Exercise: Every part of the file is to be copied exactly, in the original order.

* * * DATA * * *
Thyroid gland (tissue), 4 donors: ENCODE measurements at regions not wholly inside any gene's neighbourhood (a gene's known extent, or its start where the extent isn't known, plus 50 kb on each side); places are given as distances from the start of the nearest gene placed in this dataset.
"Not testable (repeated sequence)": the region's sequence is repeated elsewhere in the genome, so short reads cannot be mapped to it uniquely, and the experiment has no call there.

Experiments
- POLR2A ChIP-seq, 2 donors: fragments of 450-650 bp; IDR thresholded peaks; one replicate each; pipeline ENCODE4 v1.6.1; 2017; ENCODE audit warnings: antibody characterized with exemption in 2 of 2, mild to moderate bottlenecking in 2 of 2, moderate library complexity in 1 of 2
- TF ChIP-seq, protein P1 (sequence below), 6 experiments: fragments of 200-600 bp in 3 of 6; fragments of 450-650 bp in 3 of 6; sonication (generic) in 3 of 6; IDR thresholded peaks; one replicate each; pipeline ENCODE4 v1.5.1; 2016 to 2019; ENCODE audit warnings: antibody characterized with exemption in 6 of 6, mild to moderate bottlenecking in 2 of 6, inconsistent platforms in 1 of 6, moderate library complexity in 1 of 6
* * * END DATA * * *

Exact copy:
Thyroid gland (tissue), 4 donors: ENCODE measurements at regions not wholly inside any gene's neighbourhood (a gene's known extent, or its start where the extent isn't known, plus 50 kb on each side); places are given as distances from the start of the nearest gene placed in this dataset.
"Not testable (repeated sequence)": the region's sequence is repeated elsewhere in the genome, so short reads cannot be mapped to it uniquely, and the experiment has no call there.

Experiments
- POLR2A ChIP-seq, 2 donors: fragments of 450-650 bp; IDR thresholded peaks; one replicate each; pipeline ENCODE4 v1.6.1; 2017; ENCODE audit warnings: antibody characterized with exemption in 2 of 2, mild to moderate bottlenecking in 2 of 2, moderate library complexity in 1 of 2
- TF ChIP-seq, protein P1 (sequence below), 6 experiments: fragments of 200-600 bp in 3 of 6; fragments of 450-650 bp in 3 of 6; sonication (generic) in 3 of 6; IDR thresholded peaks; one replicate each; pipeline ENCODE4 v1.5.1; 2016 to 2019; ENCODE audit warnings: antibody characterized with exemption in 6 of 6, mild to moderate bottlenecking in 2 of 6, inconsistent platforms in 1 of 6, moderate library complexity in 1 of 6